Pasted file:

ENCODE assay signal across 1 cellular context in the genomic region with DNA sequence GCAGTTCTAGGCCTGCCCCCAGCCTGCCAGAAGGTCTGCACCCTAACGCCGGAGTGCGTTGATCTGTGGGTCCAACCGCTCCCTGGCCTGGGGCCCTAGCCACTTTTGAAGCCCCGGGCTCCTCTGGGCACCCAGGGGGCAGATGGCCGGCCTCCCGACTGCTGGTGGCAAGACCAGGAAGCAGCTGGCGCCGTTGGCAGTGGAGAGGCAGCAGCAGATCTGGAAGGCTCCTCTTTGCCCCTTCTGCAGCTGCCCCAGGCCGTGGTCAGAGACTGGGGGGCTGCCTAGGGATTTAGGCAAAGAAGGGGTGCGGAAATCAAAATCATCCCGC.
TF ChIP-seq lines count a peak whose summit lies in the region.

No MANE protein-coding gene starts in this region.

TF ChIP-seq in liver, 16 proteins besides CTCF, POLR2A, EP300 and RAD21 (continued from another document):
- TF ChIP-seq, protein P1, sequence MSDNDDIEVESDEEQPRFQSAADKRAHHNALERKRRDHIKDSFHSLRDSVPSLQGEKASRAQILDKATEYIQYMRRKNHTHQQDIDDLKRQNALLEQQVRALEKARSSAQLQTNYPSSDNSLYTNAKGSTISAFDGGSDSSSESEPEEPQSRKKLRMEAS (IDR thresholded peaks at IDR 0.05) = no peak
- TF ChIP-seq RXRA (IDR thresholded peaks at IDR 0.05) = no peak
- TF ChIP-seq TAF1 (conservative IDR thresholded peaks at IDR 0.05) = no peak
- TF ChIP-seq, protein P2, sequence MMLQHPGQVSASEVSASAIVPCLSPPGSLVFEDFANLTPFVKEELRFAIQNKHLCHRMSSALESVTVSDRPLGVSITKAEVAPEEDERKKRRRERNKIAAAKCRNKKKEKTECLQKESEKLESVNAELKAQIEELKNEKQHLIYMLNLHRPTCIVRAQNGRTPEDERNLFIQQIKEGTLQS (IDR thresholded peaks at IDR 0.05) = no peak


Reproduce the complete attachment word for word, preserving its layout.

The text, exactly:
ENCODE assay signal across 1 cellular context in the genomic region with DNA sequence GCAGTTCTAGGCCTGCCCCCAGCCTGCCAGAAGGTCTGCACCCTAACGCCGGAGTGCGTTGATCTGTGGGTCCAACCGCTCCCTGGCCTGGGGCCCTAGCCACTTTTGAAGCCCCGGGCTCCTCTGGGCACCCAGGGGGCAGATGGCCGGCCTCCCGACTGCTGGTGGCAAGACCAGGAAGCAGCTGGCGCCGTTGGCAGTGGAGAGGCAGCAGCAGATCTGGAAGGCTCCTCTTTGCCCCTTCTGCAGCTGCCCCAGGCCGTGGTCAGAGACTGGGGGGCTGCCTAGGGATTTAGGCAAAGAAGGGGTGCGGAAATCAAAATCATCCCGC.
TF ChIP-seq lines count a peak whose summit lies in the region.

No MANE protein-coding gene starts in this region.

TF ChIP-seq in liver, 16 proteins besides CTCF, POLR2A, EP300 and RAD21 (continued from another document):
- TF ChIP-seq, protein P1, sequence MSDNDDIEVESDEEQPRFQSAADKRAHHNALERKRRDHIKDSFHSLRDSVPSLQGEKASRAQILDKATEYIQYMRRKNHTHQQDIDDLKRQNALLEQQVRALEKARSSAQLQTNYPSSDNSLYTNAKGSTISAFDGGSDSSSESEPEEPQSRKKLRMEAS (IDR thresholded peaks at IDR 0.05) = no peak
- TF ChIP-seq RXRA (IDR thresholded peaks at IDR 0.05) = no peak
- TF ChIP-seq TAF1 (conservative IDR thresholded peaks at IDR 0.05) = no peak
- TF ChIP-seq, protein P2, sequence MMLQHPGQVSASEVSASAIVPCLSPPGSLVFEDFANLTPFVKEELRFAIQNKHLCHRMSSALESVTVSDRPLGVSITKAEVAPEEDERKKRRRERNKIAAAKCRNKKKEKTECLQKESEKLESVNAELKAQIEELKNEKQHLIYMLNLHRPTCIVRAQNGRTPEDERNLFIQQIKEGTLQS (IDR thresholded peaks at IDR 0.05) = no peak